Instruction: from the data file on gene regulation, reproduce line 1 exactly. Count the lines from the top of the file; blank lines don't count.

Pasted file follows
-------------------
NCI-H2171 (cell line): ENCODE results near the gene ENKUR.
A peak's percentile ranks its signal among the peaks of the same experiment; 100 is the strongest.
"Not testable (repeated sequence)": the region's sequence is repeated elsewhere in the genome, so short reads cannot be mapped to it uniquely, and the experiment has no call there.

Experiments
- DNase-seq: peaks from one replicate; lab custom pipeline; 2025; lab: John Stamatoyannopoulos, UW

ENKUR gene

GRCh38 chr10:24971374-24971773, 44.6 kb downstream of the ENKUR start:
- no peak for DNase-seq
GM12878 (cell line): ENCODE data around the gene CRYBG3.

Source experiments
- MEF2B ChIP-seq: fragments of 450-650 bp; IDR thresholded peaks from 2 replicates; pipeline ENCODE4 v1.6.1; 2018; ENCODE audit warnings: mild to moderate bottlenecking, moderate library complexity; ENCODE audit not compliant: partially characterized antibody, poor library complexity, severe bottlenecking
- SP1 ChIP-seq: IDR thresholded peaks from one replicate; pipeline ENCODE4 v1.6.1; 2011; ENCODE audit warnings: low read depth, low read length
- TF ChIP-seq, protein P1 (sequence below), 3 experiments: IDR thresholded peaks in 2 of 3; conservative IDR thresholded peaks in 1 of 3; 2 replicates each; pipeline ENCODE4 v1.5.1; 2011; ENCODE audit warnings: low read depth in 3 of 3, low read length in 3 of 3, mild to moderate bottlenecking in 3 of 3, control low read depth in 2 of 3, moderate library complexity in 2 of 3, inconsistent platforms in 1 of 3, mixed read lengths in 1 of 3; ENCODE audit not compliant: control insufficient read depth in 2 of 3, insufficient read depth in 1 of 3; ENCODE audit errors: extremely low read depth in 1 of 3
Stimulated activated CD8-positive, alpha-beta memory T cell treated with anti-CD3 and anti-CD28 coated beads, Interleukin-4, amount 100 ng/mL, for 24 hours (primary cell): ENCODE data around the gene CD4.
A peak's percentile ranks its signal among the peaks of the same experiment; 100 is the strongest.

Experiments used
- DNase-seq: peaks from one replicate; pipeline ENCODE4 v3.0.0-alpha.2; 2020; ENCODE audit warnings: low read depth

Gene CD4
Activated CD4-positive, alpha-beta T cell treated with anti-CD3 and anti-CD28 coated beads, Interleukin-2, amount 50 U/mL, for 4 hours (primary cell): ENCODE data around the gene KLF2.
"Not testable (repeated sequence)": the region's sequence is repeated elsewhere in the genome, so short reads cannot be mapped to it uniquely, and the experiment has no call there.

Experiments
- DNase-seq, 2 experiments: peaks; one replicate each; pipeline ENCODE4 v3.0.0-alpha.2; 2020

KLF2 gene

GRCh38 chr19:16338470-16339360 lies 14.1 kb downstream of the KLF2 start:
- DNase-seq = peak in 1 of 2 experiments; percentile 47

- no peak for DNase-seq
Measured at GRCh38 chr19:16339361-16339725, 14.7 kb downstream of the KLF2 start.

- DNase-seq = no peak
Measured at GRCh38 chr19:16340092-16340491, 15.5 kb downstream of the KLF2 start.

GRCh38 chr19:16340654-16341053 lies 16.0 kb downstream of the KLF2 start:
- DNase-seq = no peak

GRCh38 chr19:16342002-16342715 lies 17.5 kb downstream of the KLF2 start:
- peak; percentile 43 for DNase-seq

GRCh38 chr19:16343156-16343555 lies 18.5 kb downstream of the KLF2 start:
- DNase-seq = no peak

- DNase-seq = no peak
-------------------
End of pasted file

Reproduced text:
NCI-H2171 (cell line): ENCODE results near the gene ENKUR.